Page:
Post by Sysop3 on Jan 10, 2020 22:54:57 GMT -5
Neil Peart, the legendary drummer of Rush, has died, according to an announcement from the band. He was 67. The cause of death, according to a spokesperson, was brain cancer. Peart passed on Tuesday, January 7th, in Santa Monica.
Widely considered one of the most innovative drummers in rock history, Peart was famous for his state-of-the-art drum kits — more than 40 different drums were not out of the norm — precise playing style and onstage showmanship. He joined Rush in 1974, after the band’s cofounders, bassist/singer Geddy Lee and guitarist Alex Lifeson, had released one self-titled album.
The addition of Peart, whose technical chops and use of melodic percussion instruments — vibes, glockenspiels, chimes and later synthesized percussion — vastly expanded the band’s musical palette, and he soon assumed the role of the band’s lyricist as well; he was famously influenced by science-fiction and particularly Ayn Rand, author of “The Fountainhead” and “Atlas Shrugged.” The band embarked on a series of increasingly elaborate albums whose lyrics and storylines were as sophisticated as their growing musical ambitions. “Necromancer,” a conceptual song on their 1975 album “Caress of Steel,” paved the way for the full-blown 1976 concept album “2112,” a dystopian tale about a future society without music.
Over the next 15 years, Rush admirably declined to become a heritage act and continually challenged themselves and overhauled their sound, dropping the hard rock and high vocals that marked their early material and pursuing more keyboard-based arrangements and different musical styles. While their commercial popularity declined after the early 1980s they remained a hard-working and extremely popular live act with a deeply dedicated fan base that regularly filled arenas.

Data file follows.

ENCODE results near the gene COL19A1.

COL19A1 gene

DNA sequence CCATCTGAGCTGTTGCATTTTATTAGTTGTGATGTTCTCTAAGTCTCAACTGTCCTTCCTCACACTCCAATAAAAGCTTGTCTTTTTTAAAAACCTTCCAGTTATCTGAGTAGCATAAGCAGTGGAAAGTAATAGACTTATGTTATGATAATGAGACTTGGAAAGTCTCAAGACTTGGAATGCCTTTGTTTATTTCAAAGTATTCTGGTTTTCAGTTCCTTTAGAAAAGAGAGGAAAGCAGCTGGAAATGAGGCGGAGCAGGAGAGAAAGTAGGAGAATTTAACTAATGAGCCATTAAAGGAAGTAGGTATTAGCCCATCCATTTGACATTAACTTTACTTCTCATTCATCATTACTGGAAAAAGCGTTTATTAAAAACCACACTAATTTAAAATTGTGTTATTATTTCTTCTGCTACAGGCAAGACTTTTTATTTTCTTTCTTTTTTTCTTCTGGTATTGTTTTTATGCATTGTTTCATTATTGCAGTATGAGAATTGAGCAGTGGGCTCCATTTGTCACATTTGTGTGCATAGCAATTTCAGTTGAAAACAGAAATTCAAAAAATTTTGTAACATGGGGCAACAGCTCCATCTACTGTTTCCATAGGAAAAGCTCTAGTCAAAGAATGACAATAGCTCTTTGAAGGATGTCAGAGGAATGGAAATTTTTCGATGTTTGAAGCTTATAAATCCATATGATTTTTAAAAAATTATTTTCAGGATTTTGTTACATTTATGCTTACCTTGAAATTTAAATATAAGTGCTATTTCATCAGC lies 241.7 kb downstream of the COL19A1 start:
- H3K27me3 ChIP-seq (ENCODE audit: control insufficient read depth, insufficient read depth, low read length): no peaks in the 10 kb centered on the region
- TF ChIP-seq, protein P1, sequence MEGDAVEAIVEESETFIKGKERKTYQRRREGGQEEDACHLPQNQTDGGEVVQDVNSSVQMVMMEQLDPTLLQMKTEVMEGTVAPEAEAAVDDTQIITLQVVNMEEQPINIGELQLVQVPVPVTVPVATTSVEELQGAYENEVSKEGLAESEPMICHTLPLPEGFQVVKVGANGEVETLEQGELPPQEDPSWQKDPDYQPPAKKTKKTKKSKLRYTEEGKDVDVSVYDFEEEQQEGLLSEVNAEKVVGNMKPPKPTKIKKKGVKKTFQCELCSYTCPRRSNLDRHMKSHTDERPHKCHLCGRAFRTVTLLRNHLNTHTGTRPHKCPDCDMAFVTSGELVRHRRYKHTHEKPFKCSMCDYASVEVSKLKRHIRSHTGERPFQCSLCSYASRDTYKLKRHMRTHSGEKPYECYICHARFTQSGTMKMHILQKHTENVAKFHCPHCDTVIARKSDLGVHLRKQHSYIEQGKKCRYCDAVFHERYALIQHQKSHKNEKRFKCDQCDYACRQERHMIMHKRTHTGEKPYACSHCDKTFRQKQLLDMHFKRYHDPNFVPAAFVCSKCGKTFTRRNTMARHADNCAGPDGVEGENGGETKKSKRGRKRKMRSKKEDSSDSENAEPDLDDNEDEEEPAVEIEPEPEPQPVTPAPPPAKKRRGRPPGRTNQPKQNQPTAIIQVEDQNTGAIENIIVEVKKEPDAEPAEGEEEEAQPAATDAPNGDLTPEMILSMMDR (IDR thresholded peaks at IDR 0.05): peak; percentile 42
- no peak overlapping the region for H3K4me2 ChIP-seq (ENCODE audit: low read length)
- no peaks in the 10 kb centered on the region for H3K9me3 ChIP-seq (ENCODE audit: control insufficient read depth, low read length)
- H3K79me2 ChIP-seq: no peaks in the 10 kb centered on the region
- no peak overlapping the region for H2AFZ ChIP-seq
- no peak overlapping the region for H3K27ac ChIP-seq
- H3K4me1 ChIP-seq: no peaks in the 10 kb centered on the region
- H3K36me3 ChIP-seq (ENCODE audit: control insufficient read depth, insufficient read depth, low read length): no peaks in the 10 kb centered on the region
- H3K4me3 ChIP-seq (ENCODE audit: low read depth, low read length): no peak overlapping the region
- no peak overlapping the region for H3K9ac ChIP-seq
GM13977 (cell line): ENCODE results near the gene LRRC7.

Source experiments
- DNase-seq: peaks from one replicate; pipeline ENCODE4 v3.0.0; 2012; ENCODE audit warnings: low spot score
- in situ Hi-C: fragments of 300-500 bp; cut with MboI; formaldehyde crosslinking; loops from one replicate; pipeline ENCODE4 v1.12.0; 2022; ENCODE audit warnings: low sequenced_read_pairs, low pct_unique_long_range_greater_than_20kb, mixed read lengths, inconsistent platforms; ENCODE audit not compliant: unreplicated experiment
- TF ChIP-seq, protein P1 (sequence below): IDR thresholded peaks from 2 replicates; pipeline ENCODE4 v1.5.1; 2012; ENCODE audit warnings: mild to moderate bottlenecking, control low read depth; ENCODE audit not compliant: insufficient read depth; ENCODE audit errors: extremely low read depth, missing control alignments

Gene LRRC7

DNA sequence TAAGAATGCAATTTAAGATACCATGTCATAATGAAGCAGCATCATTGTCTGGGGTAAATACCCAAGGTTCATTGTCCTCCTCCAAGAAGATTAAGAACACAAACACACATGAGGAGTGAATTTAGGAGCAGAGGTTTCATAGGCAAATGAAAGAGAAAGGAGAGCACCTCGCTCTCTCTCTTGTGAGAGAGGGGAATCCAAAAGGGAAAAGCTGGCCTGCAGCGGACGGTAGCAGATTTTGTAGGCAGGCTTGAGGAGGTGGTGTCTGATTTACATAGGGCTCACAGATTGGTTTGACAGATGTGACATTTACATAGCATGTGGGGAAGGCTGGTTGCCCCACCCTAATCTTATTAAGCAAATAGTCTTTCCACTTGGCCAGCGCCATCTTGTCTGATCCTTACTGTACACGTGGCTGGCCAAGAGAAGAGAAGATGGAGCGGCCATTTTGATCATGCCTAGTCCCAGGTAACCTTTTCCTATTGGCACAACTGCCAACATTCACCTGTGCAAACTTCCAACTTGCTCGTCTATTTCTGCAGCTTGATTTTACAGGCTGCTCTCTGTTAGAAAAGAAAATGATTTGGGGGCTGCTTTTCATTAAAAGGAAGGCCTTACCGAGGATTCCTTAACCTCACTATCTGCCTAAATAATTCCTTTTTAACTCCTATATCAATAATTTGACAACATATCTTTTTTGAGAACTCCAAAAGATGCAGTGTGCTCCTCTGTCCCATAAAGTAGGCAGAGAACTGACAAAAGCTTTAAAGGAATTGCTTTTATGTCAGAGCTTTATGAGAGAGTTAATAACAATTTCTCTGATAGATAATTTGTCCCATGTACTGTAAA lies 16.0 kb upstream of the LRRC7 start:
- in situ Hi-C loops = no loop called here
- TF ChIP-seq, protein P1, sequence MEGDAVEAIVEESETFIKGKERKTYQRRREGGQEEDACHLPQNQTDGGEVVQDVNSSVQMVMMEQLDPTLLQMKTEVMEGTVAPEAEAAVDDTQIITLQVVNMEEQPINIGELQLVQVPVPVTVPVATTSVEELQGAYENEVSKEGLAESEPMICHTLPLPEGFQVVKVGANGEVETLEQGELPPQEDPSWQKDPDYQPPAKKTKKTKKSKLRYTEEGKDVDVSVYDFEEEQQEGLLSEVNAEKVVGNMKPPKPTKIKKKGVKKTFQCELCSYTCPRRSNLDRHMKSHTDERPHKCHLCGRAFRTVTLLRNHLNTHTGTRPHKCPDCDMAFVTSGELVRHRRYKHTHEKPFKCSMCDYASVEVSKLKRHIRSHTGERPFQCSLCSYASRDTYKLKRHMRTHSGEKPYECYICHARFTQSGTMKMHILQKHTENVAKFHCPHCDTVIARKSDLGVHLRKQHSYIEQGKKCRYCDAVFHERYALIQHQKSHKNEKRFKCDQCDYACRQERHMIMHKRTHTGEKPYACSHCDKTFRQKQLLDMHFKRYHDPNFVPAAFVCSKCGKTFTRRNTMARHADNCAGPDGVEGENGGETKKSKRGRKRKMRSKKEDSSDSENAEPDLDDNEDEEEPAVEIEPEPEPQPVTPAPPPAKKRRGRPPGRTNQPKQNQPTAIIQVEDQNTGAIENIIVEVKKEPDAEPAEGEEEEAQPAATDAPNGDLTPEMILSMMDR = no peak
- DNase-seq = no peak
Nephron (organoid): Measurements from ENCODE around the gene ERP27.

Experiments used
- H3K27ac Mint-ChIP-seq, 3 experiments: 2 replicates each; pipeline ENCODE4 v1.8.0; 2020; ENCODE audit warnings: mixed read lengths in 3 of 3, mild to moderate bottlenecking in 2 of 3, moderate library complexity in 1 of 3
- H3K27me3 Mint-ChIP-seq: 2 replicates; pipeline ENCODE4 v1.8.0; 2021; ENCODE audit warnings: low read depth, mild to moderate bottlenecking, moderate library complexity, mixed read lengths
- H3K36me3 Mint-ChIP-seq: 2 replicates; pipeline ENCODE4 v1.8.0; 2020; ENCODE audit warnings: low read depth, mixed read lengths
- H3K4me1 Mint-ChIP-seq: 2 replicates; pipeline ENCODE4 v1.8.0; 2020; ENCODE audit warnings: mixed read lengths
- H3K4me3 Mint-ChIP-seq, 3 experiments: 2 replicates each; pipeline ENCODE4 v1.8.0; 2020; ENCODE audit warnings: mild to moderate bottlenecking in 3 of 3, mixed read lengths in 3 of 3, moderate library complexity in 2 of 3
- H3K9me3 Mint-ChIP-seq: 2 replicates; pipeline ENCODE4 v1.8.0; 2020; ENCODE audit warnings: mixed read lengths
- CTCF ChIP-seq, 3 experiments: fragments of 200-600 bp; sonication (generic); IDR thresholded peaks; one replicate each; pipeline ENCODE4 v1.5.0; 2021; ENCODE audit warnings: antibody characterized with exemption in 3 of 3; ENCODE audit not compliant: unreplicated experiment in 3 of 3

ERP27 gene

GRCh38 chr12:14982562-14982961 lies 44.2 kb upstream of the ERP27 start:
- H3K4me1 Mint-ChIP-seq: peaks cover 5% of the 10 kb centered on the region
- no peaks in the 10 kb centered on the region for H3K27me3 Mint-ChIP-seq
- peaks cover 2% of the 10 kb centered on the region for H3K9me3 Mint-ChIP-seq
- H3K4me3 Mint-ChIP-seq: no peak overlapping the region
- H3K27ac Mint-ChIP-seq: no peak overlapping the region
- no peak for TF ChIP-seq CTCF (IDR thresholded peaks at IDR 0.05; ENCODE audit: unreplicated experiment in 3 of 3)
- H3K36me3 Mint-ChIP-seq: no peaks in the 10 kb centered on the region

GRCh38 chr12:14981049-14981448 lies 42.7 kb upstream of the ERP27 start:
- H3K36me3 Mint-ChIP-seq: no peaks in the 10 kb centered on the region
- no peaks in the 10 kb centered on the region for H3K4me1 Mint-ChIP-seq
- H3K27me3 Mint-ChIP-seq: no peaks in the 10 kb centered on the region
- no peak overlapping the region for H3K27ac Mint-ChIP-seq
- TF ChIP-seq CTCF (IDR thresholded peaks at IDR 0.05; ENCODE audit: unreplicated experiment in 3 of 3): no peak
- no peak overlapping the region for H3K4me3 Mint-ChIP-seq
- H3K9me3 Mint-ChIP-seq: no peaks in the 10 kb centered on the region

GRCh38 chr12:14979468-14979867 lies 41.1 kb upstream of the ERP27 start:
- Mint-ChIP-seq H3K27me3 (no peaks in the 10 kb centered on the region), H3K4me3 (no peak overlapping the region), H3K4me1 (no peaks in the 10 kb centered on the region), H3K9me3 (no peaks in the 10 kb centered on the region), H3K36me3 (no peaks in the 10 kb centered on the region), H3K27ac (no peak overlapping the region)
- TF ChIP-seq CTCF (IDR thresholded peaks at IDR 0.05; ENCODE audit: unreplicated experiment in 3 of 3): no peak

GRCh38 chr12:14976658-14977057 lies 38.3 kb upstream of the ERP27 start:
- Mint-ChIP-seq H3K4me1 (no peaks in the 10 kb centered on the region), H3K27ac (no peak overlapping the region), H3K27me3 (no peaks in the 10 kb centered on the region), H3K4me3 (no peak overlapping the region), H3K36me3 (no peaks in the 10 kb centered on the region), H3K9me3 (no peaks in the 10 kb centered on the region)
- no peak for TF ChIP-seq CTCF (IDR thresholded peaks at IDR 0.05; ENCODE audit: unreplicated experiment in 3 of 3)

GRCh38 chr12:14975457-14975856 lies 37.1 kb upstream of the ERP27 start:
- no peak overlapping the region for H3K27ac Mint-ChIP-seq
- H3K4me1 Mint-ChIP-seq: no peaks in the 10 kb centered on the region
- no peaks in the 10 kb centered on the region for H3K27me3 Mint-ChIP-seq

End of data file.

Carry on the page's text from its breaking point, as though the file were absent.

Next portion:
In 1997, tragedy struck when Peart’s daughter Selena was killed in a car accident, and his wife Jacqueline died from cancer just 10 months later. The band took a nearly four year hiatus while Peart healed by traveling some 55,000 miles across North and Central America on his motorcycle by himself. He chronicled his cathartic journey in his 2002 book, “Ghost Rider: Travels of the Healing Road.” Peart remarried in 2000 and the band resumed recording and touring the following year.
On top of being Rush’s drummer and lyricist, Peart was a prolific writer with several non-fiction books to his credit including “The Masked Rider: Cycling in West Africa,” “Traveling Music: Playing Back the Soundtrack to My Life and Times.”
Neil Ellwood Peart was born in Hamilton, Ontario on September 12, 1952. While his first exposure to music was via childhood piano lessons, which didn’t have much of an impact on him, Peart had a hankering for drumming on various objects around the house. He first picked up drummer at the age of 13. “I got a pair of sticks, a practice pad, and lessons,” he said in 2012, adding that his parents told him, “Once you show that you’re going to stick with it for a year, then we’ll get drums.’ Fair enough.”
When he turned 18, Peart left Canada to pursue a music career in England, which didn’t pan out. Eighteen months later he returned home to join his father selling tractor parts. Peart played in local bands before landing with an up and coming Toronto band called Rush. His first gig with the band was on July 29, 1974 at the Pittsburgh Civic Arena opening for Uriah Heep and Manfred Man.